Agronomic Crop Insects
Possible New Virus Detected in Delaware, Maryland and Virginia Soybeans
Spraying Soybeans with Fungicides After Hurricane Irene
Metribuzin Use in Winter Wheat
Weed Control in Winter Wheat
Grain Marketing Highlights
Posts Tagged ‘19:24’
2011 University of Delaware Cooperative Extension Short Courses: DISEASES OF ORNAMENTAL PLANTS SERIESFriday, September 2nd, 2011
September 7, 14 & 21, 2011 4:00 – 6:00 p.m.
Kent County Ext. Office, Dover, DE
Cost: $25 (for the series)
Instructor: Bob Mulrooney
This series is intended as an introduction to plant diseases. The first class will lay out principles of plant diseases including fungal diseases. Class two will continue with fungal diseases and the last class will cover bacterial and nematode diseases as well as the basics of fungicides and their use. Each class will build upon the previous one.
2 pesticide credits (Categ. 03,02), & 1 CNP credit each session
Carl German, Extension Crops Marketing Specialist; email@example.com
Linn Group Reduces Estimates For 2011 U.S. Corn and Soybean Production
Linn Group, a brokerage firm, cut its outlooks for the U.S. corn and soybean harvests, predicting farmers will harvest fewer bushels this fall than they did last year. The Chicago-based firm pegged the 2011 corn crop at 12.391 billion bushels, with an average yield of 149.1 bushels per acre. That is below the U.S. Department of Agriculture’s latest estimate of 12.914 billion bushels, with an average yield of 153 bushels an acre, and the 2010 harvest of 12.447 billion bushels.
The firm estimated the soybean crop at 2.997 billion bushels, with a yield of 41 bushels per acre. The USDA last estimated the soybean crop at 3.056 billion bushels, with an average yield of 41.4 bushels an acre, down from 3.329 billion bushels in 2010.
The estimates make Linn Group the latest private firm to cut its harvest estimates due to poor weather. Earlier this month, it estimated corn output at 12.775 billion bushels, with an average yield of 152.1 bushels per acre, and soybean output at 3.148 billion bushels, with a yield of 43 bushels per acre.
Pro Farmer forecast the U.S. corn crop at 12.484 billion bushels and the soybean crop at 3.083 billion bushels. Their soybean production estimate was above USDA’s August forecast.
FC Stone and Informa’s estimates will likely be issued over the next couple of days. USDA will update their supply and demand estimates on September 12.
The move to historically high price levels for new crop corn and soybeans has traders now suggesting that reduced yield expectations being forecast by private firms have already been factored into the markets, at least for the time being. We can expect sideways market activity until the release of the September 12 report. Demand rationing is now occurring. Recent end user bids for old crop corn exceeded $8.00 (+) per bushel. Additionally, prices at these levels are sure to bring the necessity for end users to take protection in their cash bids for corn and soybeans, meaning, we are likely to see basis bids widen. Currently, Dec ‘11 corn futures are trading at $7.60; Nov ‘11 soybeans at $14.53; and July ‘12 SRW wheat at $8.31 per bushel.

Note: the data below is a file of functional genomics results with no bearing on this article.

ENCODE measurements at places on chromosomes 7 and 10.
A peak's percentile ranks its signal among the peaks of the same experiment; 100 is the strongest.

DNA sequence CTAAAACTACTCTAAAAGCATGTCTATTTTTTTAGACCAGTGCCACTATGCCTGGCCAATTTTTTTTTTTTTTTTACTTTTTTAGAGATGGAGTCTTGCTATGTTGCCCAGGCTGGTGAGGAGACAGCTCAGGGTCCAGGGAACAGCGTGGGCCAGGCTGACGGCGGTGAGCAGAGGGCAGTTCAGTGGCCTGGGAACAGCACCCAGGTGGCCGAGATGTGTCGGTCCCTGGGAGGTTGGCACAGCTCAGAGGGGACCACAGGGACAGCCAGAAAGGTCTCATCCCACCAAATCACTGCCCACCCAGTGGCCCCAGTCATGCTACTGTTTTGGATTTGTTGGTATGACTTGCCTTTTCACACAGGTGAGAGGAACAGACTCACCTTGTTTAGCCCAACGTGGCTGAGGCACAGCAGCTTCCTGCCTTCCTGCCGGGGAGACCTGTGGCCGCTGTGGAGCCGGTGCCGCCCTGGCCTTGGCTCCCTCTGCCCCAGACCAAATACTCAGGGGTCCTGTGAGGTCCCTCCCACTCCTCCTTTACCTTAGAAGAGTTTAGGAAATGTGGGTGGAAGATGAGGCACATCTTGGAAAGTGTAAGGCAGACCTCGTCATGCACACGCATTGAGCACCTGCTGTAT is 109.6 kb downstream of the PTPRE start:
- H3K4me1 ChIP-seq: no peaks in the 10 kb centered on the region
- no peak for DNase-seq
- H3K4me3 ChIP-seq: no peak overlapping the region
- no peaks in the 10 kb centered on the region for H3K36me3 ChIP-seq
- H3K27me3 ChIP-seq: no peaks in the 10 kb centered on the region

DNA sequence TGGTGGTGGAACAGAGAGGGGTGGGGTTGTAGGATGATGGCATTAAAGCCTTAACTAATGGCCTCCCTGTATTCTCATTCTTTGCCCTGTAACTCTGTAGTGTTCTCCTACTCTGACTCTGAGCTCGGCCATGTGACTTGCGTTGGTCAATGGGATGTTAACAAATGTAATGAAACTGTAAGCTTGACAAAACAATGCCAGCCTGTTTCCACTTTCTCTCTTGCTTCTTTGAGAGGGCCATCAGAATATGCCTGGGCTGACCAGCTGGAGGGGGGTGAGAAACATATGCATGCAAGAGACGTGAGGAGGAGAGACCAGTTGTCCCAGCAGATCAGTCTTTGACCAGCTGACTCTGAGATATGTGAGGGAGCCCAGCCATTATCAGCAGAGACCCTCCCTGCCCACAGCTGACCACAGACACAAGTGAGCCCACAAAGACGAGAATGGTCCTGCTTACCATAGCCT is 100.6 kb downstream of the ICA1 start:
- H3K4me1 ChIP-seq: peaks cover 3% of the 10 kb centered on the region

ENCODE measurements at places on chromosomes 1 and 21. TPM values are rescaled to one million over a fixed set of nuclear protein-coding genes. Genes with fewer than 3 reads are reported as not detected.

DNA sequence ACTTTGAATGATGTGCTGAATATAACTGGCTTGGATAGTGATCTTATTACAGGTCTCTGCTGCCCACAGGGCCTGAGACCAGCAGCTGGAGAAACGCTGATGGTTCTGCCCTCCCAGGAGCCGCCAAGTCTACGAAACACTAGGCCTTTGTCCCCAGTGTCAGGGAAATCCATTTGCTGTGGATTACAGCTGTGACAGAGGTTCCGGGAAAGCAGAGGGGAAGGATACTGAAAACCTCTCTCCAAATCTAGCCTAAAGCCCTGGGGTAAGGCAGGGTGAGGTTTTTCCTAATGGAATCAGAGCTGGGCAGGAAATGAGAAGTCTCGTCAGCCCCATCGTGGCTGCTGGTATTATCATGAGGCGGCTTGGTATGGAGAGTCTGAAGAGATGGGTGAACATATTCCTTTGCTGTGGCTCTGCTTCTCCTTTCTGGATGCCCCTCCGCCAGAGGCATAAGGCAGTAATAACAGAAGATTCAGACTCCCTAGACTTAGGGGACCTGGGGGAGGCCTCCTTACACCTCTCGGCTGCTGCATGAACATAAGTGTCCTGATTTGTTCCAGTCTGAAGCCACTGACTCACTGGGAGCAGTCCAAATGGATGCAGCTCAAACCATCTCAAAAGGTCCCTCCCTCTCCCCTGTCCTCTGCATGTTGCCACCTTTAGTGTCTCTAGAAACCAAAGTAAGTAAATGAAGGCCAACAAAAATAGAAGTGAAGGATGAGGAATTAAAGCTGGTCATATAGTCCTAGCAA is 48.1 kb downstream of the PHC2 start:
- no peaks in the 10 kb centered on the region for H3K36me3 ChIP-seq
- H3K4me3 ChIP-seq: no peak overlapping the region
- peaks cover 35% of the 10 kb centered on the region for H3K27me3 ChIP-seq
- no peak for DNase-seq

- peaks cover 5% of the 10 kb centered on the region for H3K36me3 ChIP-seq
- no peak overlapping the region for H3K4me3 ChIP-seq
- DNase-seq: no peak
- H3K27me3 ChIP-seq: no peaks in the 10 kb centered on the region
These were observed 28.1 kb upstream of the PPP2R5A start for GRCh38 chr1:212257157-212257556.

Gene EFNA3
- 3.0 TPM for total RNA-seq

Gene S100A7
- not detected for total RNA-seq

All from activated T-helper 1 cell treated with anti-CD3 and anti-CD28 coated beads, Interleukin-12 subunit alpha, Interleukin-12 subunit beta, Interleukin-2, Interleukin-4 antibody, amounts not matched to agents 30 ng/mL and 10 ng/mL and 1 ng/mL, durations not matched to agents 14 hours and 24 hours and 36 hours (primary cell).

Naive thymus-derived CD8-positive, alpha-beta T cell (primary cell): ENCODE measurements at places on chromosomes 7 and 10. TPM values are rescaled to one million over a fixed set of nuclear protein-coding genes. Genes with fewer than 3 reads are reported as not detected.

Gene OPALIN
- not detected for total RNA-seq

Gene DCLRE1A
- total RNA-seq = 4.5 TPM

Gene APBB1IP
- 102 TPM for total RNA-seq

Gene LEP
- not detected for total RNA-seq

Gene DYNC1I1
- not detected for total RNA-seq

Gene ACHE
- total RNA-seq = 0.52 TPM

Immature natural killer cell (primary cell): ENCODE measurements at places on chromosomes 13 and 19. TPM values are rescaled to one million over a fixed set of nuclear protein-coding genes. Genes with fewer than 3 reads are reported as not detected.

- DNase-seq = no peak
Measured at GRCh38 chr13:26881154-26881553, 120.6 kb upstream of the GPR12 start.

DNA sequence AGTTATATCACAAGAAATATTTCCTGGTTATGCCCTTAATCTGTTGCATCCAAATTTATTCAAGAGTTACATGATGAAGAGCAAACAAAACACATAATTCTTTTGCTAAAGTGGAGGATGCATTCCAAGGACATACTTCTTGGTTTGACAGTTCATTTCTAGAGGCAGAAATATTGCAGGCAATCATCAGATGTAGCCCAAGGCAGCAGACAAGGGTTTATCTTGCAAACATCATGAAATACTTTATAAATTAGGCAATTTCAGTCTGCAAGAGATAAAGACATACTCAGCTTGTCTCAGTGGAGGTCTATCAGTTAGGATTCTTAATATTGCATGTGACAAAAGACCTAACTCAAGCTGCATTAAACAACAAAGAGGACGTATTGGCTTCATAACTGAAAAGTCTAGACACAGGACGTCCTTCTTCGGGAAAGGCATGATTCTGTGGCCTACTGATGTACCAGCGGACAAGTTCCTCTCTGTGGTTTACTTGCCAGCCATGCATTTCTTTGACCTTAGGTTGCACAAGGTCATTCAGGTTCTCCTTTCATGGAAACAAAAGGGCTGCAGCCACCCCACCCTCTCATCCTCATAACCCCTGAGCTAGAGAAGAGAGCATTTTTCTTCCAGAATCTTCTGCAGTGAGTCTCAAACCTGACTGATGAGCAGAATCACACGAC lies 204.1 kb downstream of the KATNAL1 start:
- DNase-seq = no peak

For technical assistance on making grain marketing decisions contact Carl L. German, Extension Crops Marketing Specialist.
Mark VanGessel, Extension Weed Specialist; firstname.lastname@example.org
In last week’s issue of Weekly Crop Update I explained why we need to consider fall herbicide treatments for small grains. When splitting nitrogen applications in the spring, neither one of the timings are a good for herbicide application when trying to achieve spraying small weeds that are actively growing and achieve good coverage.
1. Weeds are more susceptible in the fall.
2. Fall applications match better with weed development.
3. Weed emergence is primarily in fall.
4. Fall herbicide applications are not influenced by temperature as much as spring applications.
5. Coverage is better with fall applications.
6. Spreads out the workload.
For no-till fields, a non-selective herbicide needs to be used prior to planting. However, we do not have effective herbicides labeled for preemergence applications, so it is important that the field be scouted to ensure the crop is at the proper stage for herbicide application.
A few products can be used shortly after the crop has emerged. Axiom and Prowl H2O can be used at crop emergence (Axiom at the spike stage and Prowl H2O at 1 leaf stage); however they need to be tankmixed with other herbicides or followed by postemergence herbicides to provide a broad spectrum control.
Products that provide postemergence control include: Harmony, Harmony Extra, Starane Ultra, Osprey, PowerFlex, Axial XL. Others labeled with a limited fit include metribuzin, Finesse, Maverick, 2,4-D or dicamba.
Control of specific problem weeds:
Annual bluegrass: fall applications of Osprey are the most consistent. Fall application of PowerFlex is also good. Maverick is a last resort type treatment in the spring (Maverick requires use of STS soybeans).
Annual ryegrass: fall applications of Osprey, PowerFlex, or Axial XL work extremely well. Spring applications of PowerFlex and Axial XL are options, but neither can be applied in nitrogen without reducing the amount of nitrogen applied.
Roughstalk bluegrass: Osprey or PowerFlex perform well on this species.
Speedwells: We have had limited trials with the speedwell species, but fall treatments seem to be most consistent. Harmony Extra has little to no effect on this species, PowerFlex in the spring was rated as fair to good; and slightly better than Osprey (fair). Research at Virginia Tech has shown good results with Finesse postemergence, but this treatment requires the use of STS soybeans. Initial results with metribuzin show some utility for speedwells.
Jagged chickweed: This is another species we have limited trials for, but fall applications seem much more effective than spring treatments. Osprey, Harmony Extra, and PowerFlex seem to work well when applied in the fall.
ALS-resistant chickweed: This species is on the move with more reports each year. Harmony Extra, Osprey, and PowerFlex are all ALS herbicides (Group 2) and have no activity on this biotype. Rather, Starane Ultra or metribuzin in the fall have been the best treatments.